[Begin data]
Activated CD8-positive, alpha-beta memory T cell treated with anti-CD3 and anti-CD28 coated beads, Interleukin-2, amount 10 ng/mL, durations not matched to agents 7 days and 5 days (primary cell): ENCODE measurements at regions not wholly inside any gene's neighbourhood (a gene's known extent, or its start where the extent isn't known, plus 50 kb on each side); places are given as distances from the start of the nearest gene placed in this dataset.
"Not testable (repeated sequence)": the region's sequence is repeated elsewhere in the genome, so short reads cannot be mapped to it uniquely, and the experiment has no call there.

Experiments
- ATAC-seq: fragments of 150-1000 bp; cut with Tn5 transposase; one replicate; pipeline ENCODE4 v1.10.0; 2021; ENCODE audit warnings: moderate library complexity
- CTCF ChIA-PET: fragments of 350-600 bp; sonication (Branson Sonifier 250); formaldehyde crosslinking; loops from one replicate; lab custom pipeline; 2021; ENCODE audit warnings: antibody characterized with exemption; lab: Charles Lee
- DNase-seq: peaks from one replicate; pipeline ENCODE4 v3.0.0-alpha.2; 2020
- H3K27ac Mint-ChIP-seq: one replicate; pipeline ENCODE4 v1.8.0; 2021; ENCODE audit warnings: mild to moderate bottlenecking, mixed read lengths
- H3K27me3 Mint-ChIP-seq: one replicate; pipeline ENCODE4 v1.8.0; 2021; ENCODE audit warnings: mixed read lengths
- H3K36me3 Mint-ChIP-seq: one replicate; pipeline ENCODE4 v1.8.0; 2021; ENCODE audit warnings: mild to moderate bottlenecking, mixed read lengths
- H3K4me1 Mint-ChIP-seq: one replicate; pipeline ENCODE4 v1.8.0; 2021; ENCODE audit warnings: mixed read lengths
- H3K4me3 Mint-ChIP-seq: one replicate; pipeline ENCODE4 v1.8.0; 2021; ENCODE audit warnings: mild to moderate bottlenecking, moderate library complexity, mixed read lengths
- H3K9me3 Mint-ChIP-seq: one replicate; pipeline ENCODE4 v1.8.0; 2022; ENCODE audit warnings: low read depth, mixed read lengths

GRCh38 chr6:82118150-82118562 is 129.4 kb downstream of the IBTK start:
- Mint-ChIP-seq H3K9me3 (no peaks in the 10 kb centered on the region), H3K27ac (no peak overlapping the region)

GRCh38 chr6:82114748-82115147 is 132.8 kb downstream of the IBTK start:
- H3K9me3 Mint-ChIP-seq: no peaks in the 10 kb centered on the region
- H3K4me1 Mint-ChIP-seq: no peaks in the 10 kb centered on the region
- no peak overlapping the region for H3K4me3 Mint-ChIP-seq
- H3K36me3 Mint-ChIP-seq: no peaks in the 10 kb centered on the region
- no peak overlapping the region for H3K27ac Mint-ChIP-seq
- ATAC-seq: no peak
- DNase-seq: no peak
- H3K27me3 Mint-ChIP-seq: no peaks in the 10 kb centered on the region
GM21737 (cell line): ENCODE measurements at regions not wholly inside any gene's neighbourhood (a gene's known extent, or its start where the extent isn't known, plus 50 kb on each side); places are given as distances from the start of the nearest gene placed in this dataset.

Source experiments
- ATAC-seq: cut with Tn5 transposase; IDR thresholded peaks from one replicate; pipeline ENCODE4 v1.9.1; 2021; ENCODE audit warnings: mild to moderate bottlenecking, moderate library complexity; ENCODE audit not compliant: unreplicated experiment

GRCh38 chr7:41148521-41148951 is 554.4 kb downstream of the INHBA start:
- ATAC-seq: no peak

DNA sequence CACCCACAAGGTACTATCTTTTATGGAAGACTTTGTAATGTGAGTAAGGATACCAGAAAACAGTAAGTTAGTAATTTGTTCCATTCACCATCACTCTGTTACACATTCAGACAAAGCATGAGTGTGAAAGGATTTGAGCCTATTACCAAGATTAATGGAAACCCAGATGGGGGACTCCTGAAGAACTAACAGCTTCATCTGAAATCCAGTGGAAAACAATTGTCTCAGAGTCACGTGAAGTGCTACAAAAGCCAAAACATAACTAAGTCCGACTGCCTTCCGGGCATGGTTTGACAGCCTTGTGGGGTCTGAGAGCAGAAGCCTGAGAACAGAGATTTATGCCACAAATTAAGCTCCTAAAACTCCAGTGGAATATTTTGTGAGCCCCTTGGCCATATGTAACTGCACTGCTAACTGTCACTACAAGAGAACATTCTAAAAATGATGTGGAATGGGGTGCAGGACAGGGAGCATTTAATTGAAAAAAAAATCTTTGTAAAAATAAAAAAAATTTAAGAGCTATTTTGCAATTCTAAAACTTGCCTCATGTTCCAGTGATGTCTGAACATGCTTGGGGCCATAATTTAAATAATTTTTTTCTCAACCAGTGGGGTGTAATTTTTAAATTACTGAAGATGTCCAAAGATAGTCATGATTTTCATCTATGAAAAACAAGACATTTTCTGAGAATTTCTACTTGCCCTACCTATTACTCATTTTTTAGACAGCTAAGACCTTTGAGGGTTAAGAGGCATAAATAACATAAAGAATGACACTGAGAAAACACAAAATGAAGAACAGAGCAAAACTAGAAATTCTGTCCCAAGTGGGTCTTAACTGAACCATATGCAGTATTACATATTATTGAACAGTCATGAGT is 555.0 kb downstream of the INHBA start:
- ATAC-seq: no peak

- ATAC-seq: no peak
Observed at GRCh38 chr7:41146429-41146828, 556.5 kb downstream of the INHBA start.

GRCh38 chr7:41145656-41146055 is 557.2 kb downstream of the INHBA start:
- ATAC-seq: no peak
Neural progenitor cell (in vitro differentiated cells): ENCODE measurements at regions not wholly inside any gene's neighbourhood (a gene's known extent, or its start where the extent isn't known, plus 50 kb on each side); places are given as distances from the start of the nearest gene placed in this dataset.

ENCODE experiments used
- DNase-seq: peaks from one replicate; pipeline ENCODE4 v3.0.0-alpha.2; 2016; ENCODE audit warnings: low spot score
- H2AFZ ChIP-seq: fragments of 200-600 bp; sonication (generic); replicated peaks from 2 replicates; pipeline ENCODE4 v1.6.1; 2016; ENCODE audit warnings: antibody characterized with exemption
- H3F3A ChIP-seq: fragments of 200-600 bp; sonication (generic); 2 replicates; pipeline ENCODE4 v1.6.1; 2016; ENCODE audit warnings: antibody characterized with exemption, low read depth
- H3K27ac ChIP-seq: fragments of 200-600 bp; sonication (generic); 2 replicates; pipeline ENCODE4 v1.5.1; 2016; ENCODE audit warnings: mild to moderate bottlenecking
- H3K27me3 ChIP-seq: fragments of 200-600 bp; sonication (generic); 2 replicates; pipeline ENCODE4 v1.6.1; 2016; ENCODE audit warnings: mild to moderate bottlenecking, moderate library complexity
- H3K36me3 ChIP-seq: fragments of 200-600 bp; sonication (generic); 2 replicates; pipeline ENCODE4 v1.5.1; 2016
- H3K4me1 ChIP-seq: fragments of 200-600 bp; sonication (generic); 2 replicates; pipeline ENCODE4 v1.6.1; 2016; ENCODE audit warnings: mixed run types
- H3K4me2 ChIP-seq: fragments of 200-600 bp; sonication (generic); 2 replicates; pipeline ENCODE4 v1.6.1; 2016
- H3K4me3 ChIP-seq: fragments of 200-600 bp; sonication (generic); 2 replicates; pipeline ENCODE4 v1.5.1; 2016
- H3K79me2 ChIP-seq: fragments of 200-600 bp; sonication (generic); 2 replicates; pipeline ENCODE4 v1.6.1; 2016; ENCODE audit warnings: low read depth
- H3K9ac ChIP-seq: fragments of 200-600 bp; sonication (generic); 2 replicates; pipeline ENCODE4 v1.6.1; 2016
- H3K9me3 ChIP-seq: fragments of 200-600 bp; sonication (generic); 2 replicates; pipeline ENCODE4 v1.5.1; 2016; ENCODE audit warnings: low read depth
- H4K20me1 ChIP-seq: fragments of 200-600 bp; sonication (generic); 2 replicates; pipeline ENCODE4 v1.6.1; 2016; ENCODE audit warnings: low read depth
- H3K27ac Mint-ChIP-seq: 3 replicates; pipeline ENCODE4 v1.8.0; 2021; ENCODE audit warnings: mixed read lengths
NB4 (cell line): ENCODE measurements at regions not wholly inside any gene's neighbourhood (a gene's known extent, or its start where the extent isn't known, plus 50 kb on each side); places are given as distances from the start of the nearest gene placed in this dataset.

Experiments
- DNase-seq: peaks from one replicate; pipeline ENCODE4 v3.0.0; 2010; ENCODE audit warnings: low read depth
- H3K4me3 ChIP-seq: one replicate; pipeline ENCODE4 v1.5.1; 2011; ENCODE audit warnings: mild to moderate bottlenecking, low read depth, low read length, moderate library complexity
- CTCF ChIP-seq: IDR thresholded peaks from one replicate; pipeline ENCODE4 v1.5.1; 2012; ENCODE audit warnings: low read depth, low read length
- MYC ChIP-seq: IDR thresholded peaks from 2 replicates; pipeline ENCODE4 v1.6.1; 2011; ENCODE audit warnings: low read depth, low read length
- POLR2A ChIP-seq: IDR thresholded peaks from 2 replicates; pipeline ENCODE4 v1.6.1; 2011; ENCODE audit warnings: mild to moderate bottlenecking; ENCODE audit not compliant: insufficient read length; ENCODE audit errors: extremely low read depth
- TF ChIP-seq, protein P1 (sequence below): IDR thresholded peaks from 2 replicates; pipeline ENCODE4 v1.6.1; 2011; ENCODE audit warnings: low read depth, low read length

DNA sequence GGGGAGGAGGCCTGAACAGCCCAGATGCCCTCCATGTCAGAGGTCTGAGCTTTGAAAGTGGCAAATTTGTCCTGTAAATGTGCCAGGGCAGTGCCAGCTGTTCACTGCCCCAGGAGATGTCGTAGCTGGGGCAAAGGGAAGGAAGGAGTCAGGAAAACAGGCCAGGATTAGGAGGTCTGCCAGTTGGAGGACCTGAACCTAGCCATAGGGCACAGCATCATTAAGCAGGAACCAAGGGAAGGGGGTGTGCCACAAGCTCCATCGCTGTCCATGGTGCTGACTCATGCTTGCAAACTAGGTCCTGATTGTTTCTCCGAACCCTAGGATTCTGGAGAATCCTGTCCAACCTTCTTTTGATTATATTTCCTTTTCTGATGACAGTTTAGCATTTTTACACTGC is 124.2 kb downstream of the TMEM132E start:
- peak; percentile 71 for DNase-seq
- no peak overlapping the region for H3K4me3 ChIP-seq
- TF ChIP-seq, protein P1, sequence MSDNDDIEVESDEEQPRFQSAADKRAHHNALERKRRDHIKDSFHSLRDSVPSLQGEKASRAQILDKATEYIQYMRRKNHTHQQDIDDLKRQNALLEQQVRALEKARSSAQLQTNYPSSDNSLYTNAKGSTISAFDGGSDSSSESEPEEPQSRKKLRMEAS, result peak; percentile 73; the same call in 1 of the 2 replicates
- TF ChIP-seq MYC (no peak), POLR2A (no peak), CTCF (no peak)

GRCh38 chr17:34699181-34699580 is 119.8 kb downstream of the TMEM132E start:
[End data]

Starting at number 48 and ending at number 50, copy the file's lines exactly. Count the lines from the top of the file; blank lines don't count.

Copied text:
- H3K9me3 ChIP-seq: fragments of 200-600 bp; sonication (generic); 2 replicates; pipeline ENCODE4 v1.5.1; 2016; ENCODE audit warnings: low read depth
- H4K20me1 ChIP-seq: fragments of 200-600 bp; sonication (generic); 2 replicates; pipeline ENCODE4 v1.6.1; 2016; ENCODE audit warnings: low read depth
- H3K27ac Mint-ChIP-seq: 3 replicates; pipeline ENCODE4 v1.8.0; 2021; ENCODE audit warnings: mixed read lengths